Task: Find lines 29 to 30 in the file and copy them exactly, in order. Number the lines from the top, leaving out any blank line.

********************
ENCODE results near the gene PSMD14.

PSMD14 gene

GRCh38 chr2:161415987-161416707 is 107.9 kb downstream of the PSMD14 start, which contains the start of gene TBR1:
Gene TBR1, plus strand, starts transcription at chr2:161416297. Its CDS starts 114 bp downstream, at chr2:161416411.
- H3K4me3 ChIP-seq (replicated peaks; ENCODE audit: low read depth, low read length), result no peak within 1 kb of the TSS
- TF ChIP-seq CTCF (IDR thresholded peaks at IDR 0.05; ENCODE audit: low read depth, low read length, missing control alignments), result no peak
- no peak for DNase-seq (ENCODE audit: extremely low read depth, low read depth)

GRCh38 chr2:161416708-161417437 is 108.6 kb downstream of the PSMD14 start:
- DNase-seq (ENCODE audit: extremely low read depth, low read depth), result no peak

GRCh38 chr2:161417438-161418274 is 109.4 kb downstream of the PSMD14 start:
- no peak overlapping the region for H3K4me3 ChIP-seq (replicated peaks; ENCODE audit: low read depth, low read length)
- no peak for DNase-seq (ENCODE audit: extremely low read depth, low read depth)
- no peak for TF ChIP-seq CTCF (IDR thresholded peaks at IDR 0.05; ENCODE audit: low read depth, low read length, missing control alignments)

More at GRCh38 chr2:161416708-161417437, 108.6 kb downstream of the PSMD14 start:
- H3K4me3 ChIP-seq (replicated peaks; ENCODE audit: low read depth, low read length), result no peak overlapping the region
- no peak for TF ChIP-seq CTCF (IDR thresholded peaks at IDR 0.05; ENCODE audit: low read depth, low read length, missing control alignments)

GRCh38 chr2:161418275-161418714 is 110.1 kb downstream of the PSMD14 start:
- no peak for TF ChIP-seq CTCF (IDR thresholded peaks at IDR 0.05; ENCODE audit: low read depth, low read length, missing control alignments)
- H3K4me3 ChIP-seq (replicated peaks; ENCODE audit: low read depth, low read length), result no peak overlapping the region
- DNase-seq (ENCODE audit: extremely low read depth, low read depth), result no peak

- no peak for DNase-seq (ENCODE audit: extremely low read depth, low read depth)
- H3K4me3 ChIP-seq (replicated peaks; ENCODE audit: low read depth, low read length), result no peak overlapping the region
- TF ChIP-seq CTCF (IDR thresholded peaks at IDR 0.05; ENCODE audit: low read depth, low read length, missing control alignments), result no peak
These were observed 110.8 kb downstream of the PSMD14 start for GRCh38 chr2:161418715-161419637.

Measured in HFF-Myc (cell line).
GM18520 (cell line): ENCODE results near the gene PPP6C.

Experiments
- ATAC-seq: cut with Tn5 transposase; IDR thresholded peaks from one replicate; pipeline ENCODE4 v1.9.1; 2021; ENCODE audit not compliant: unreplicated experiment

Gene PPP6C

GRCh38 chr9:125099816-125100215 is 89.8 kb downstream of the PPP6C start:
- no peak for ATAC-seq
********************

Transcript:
Gene PPP6C

GRCh38 chr9:125099816-125100215 is 89.8 kb downstream of the PPP6C start: